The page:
Stereotypic and stigmatic attitudes toward homosexuality may interfere both directly and indirectly with the care provided to gay and lesbian patients. The purpose of this study was to measure attitudes toward gays and lesbians and assess homophobia among psychiatric nurses. The demographic characteristics of education, religious identification, and knowledge of gays and lesbians had positive affects on attitudes and homophobia. The Attitudes Towards Gays and Lesbians Scale (ATGLS) developed by the researcher specifically for this study assessed cognitive attitudes and the Index of Homophobia (IHP), developed by Hudson and Ricketts (1980), measured homophobia, the affective response to gays and lesbians.
Article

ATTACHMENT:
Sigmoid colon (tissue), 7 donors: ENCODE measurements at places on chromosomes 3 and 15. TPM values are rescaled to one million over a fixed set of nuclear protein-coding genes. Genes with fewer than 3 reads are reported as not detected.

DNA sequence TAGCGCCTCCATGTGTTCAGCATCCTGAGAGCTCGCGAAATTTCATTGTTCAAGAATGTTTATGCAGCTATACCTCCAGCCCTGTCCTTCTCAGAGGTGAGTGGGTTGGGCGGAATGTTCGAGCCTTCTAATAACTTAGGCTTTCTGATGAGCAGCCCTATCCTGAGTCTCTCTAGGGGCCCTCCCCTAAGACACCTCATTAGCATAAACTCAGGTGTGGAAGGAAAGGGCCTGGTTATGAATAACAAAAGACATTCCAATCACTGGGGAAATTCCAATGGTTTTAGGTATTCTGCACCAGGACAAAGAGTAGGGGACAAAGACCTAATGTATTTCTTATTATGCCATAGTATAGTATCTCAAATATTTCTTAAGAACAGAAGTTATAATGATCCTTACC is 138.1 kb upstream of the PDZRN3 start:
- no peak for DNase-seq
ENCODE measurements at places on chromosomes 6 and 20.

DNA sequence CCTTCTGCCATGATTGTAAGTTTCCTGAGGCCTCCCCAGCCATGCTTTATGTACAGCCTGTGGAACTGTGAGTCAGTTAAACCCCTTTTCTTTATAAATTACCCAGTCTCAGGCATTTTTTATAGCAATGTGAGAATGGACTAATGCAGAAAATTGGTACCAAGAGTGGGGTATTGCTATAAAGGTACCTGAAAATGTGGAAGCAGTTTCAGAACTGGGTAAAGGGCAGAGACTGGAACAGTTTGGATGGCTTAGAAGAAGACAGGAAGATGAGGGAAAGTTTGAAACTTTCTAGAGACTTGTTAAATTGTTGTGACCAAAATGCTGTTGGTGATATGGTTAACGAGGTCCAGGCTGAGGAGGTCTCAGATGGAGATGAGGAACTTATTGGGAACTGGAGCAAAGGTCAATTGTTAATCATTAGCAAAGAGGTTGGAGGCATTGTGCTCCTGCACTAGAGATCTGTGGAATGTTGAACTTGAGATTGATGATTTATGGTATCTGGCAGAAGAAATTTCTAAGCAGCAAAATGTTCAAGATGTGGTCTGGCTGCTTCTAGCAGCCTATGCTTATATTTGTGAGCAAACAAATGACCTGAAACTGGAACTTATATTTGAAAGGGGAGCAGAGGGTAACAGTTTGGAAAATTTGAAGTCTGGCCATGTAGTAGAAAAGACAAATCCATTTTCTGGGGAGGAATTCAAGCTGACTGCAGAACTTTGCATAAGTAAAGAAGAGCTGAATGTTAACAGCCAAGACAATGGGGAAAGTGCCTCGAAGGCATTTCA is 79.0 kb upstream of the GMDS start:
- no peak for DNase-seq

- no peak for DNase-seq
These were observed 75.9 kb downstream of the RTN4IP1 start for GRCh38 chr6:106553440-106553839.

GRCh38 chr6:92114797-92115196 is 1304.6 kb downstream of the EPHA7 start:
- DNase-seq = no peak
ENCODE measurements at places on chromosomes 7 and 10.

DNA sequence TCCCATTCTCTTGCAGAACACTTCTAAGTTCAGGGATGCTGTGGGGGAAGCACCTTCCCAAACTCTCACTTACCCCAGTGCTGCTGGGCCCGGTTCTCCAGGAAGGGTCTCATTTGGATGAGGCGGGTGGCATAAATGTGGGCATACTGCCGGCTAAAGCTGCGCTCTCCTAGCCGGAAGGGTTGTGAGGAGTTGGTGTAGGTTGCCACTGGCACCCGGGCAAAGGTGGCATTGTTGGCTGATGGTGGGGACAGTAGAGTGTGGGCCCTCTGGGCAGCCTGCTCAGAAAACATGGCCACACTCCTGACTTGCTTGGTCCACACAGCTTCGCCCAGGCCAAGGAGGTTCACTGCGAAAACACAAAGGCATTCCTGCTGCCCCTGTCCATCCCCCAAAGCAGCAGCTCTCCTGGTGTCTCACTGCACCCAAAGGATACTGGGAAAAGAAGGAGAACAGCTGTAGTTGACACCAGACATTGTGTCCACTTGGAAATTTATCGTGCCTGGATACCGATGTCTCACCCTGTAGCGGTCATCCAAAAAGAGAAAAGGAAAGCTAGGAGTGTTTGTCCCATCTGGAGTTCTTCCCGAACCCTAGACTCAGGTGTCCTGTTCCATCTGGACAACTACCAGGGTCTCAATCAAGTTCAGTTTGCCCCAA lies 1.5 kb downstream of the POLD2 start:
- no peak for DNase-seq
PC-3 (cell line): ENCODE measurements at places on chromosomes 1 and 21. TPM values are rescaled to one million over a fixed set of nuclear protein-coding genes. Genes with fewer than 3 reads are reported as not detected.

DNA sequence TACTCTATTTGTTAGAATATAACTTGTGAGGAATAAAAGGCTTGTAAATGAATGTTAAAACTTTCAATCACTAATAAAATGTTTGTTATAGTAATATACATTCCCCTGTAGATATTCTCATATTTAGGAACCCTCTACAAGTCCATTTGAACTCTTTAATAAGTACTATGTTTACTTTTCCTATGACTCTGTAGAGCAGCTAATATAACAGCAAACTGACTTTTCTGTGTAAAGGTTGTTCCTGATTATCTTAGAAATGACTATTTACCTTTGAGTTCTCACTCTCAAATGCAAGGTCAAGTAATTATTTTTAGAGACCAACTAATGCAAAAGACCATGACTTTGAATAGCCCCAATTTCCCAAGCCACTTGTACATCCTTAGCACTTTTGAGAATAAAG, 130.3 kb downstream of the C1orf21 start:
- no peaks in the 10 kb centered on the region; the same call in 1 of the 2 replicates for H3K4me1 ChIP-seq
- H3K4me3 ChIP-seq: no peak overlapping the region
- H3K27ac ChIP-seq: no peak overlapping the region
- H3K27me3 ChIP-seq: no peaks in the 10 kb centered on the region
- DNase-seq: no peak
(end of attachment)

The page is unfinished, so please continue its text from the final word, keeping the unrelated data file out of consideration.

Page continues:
Research on victimization among oppressed groups such as lesbian and gay people has provided limited insight into its impact on the lives of those who are frequently targeted. This is due in part to small sample sizes and the absence of significant variables known to influence mental well-being. This analysis examines the prevalence and effects of victimization on a large sample (N = 1067) of lesbians and gay men living in a southern state. Multiple regression is used to determine the psychological consequences of victimization as measured by depression. Additional factors thought to contribute, either positively or negatively, to the effect of victimization on mental well-being, i.e., social support, self-esteem, external stress, and internalized homophobia, are also included in the analysis. Results indicate that victimization has a significant positive effect on depression for both lesbians and gay men when controlling for other variables. Self-esteem was found to be the strongest predictor of depression for the entire sample. Social support was found to have a similar effect for lesbians and gay men with partner support and having no support being significant. Gender differences were found for measures of external stress, internalized homophobia, and age.